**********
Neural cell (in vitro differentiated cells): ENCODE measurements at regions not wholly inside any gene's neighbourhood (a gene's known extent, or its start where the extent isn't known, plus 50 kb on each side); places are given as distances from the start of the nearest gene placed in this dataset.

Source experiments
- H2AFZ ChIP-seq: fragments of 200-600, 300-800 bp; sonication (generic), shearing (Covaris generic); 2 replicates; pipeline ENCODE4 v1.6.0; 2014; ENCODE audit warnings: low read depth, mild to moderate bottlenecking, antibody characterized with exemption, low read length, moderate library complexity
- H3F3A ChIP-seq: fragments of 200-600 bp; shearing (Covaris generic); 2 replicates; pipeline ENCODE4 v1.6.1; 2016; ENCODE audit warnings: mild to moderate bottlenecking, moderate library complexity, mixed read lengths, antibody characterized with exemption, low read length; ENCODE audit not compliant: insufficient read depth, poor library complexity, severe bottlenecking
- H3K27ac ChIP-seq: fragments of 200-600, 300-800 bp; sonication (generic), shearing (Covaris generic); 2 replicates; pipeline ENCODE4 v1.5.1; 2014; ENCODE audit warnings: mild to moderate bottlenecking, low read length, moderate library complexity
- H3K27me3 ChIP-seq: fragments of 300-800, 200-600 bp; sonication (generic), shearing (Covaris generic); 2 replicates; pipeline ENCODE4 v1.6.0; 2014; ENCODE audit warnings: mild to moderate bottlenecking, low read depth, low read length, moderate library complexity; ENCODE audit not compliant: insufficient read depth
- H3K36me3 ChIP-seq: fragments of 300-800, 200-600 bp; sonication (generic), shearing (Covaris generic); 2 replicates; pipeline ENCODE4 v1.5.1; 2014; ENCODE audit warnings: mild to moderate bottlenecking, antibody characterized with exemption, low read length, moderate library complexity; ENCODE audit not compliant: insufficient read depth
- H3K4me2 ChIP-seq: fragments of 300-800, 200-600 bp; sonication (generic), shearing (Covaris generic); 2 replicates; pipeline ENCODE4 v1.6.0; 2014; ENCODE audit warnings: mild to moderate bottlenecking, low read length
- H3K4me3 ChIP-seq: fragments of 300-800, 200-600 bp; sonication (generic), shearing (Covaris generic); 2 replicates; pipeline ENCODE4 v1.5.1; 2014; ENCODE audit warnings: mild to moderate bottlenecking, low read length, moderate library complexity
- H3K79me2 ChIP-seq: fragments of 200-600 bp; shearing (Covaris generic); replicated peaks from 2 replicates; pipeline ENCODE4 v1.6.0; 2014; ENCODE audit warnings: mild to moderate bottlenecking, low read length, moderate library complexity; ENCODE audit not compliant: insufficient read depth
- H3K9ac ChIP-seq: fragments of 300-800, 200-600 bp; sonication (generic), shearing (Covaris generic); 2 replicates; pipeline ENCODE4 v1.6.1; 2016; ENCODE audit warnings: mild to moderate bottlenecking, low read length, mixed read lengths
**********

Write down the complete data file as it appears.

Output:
Neural cell (in vitro differentiated cells): ENCODE measurements at regions not wholly inside any gene's neighbourhood (a gene's known extent, or its start where the extent isn't known, plus 50 kb on each side); places are given as distances from the start of the nearest gene placed in this dataset.

Source experiments
- H2AFZ ChIP-seq: fragments of 200-600, 300-800 bp; sonication (generic), shearing (Covaris generic); 2 replicates; pipeline ENCODE4 v1.6.0; 2014; ENCODE audit warnings: low read depth, mild to moderate bottlenecking, antibody characterized with exemption, low read length, moderate library complexity
- H3F3A ChIP-seq: fragments of 200-600 bp; shearing (Covaris generic); 2 replicates; pipeline ENCODE4 v1.6.1; 2016; ENCODE audit warnings: mild to moderate bottlenecking, moderate library complexity, mixed read lengths, antibody characterized with exemption, low read length; ENCODE audit not compliant: insufficient read depth, poor library complexity, severe bottlenecking
- H3K27ac ChIP-seq: fragments of 200-600, 300-800 bp; sonication (generic), shearing (Covaris generic); 2 replicates; pipeline ENCODE4 v1.5.1; 2014; ENCODE audit warnings: mild to moderate bottlenecking, low read length, moderate library complexity
- H3K27me3 ChIP-seq: fragments of 300-800, 200-600 bp; sonication (generic), shearing (Covaris generic); 2 replicates; pipeline ENCODE4 v1.6.0; 2014; ENCODE audit warnings: mild to moderate bottlenecking, low read depth, low read length, moderate library complexity; ENCODE audit not compliant: insufficient read depth
- H3K36me3 ChIP-seq: fragments of 300-800, 200-600 bp; sonication (generic), shearing (Covaris generic); 2 replicates; pipeline ENCODE4 v1.5.1; 2014; ENCODE audit warnings: mild to moderate bottlenecking, antibody characterized with exemption, low read length, moderate library complexity; ENCODE audit not compliant: insufficient read depth
- H3K4me2 ChIP-seq: fragments of 300-800, 200-600 bp; sonication (generic), shearing (Covaris generic); 2 replicates; pipeline ENCODE4 v1.6.0; 2014; ENCODE audit warnings: mild to moderate bottlenecking, low read length
- H3K4me3 ChIP-seq: fragments of 300-800, 200-600 bp; sonication (generic), shearing (Covaris generic); 2 replicates; pipeline ENCODE4 v1.5.1; 2014; ENCODE audit warnings: mild to moderate bottlenecking, low read length, moderate library complexity
- H3K79me2 ChIP-seq: fragments of 200-600 bp; shearing (Covaris generic); replicated peaks from 2 replicates; pipeline ENCODE4 v1.6.0; 2014; ENCODE audit warnings: mild to moderate bottlenecking, low read length, moderate library complexity; ENCODE audit not compliant: insufficient read depth
- H3K9ac ChIP-seq: fragments of 300-800, 200-600 bp; sonication (generic), shearing (Covaris generic); 2 replicates; pipeline ENCODE4 v1.6.1; 2016; ENCODE audit warnings: mild to moderate bottlenecking, low read length, mixed read lengths